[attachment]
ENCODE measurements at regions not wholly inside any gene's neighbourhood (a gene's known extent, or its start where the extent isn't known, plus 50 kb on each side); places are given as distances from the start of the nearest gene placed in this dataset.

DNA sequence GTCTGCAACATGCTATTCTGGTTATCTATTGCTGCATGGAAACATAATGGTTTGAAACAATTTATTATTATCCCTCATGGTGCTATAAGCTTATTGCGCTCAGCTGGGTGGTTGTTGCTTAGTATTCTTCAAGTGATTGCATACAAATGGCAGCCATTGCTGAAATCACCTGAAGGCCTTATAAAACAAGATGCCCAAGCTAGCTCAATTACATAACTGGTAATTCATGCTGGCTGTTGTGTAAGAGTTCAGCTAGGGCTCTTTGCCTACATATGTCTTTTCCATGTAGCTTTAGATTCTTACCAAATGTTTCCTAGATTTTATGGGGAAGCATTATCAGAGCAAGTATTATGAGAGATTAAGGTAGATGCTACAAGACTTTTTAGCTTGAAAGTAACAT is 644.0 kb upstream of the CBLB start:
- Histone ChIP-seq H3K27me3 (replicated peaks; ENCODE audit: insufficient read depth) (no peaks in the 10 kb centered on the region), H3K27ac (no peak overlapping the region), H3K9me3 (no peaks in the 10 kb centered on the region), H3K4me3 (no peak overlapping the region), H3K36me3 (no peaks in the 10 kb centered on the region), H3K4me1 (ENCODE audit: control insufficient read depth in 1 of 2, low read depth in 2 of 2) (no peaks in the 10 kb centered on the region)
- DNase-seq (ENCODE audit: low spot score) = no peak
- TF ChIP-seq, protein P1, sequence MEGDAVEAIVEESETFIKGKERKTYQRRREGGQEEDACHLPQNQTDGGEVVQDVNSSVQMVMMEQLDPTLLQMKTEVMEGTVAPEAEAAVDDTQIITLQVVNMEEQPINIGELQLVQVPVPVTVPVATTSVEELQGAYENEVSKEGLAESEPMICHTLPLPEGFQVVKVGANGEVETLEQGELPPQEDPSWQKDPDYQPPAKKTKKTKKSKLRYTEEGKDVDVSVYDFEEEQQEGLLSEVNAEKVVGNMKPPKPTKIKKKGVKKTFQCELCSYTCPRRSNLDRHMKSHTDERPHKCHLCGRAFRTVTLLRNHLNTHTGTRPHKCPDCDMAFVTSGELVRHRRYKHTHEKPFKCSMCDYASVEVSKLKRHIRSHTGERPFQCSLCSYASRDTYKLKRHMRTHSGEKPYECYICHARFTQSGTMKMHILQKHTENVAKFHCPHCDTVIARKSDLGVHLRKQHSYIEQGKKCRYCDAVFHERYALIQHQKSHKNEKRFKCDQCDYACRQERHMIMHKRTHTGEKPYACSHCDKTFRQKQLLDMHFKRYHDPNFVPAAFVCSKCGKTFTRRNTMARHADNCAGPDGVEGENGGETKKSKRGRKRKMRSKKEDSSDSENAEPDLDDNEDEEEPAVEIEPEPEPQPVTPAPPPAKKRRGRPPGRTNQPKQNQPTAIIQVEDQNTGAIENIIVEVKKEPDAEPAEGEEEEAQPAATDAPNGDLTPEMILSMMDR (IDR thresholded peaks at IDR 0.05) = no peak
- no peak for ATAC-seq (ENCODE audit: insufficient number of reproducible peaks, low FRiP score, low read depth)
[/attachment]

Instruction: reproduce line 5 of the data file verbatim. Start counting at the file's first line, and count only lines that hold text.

- TF ChIP-seq, protein P1, sequence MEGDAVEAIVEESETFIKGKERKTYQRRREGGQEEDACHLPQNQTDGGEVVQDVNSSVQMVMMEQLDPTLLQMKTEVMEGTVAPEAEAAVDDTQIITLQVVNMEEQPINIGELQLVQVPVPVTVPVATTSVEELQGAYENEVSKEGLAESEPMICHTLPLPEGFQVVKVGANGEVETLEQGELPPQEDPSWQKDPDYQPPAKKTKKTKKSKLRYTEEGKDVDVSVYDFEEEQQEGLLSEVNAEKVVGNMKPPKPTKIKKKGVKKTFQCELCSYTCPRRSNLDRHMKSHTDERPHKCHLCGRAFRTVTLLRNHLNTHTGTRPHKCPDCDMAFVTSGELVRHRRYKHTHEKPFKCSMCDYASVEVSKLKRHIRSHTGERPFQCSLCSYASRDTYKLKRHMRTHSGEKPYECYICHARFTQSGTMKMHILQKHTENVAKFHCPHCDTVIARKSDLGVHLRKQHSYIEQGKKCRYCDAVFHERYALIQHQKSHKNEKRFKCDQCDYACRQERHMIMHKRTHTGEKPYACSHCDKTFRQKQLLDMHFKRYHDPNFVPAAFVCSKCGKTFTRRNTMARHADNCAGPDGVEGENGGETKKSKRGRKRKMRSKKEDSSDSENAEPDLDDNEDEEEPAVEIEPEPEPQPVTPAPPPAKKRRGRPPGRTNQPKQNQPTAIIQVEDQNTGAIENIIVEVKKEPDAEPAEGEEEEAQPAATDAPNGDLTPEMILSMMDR (IDR thresholded peaks at IDR 0.05) = no peak